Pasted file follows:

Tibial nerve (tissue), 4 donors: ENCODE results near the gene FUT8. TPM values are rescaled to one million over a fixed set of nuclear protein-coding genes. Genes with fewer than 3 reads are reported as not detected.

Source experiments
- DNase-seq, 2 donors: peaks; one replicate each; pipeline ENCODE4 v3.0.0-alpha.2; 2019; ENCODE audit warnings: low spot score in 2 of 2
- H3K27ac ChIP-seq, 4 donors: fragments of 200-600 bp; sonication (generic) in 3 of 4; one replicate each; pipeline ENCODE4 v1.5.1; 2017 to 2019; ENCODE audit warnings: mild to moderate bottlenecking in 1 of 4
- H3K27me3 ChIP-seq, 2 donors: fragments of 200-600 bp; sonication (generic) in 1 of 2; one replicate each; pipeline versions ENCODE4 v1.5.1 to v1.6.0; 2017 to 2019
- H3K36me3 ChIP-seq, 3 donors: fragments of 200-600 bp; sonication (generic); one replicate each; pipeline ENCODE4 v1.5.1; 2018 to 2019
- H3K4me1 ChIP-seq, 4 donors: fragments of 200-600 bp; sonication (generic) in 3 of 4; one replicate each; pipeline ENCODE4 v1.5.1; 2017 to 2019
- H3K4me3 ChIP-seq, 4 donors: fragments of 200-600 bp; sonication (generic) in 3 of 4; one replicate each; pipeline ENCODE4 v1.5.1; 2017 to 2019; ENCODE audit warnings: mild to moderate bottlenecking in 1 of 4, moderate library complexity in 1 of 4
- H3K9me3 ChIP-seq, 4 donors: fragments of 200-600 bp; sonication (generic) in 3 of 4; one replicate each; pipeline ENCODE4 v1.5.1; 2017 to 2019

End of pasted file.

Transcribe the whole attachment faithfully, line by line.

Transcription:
Tibial nerve (tissue), 4 donors: ENCODE results near the gene FUT8. TPM values are rescaled to one million over a fixed set of nuclear protein-coding genes. Genes with fewer than 3 reads are reported as not detected.

Source experiments
- DNase-seq, 2 donors: peaks; one replicate each; pipeline ENCODE4 v3.0.0-alpha.2; 2019; ENCODE audit warnings: low spot score in 2 of 2
- H3K27ac ChIP-seq, 4 donors: fragments of 200-600 bp; sonication (generic) in 3 of 4; one replicate each; pipeline ENCODE4 v1.5.1; 2017 to 2019; ENCODE audit warnings: mild to moderate bottlenecking in 1 of 4
- H3K27me3 ChIP-seq, 2 donors: fragments of 200-600 bp; sonication (generic) in 1 of 2; one replicate each; pipeline versions ENCODE4 v1.5.1 to v1.6.0; 2017 to 2019
- H3K36me3 ChIP-seq, 3 donors: fragments of 200-600 bp; sonication (generic); one replicate each; pipeline ENCODE4 v1.5.1; 2018 to 2019
- H3K4me1 ChIP-seq, 4 donors: fragments of 200-600 bp; sonication (generic) in 3 of 4; one replicate each; pipeline ENCODE4 v1.5.1; 2017 to 2019
- H3K4me3 ChIP-seq, 4 donors: fragments of 200-600 bp; sonication (generic) in 3 of 4; one replicate each; pipeline ENCODE4 v1.5.1; 2017 to 2019; ENCODE audit warnings: mild to moderate bottlenecking in 1 of 4, moderate library complexity in 1 of 4
- H3K9me3 ChIP-seq, 4 donors: fragments of 200-600 bp; sonication (generic) in 3 of 4; one replicate each; pipeline ENCODE4 v1.5.1; 2017 to 2019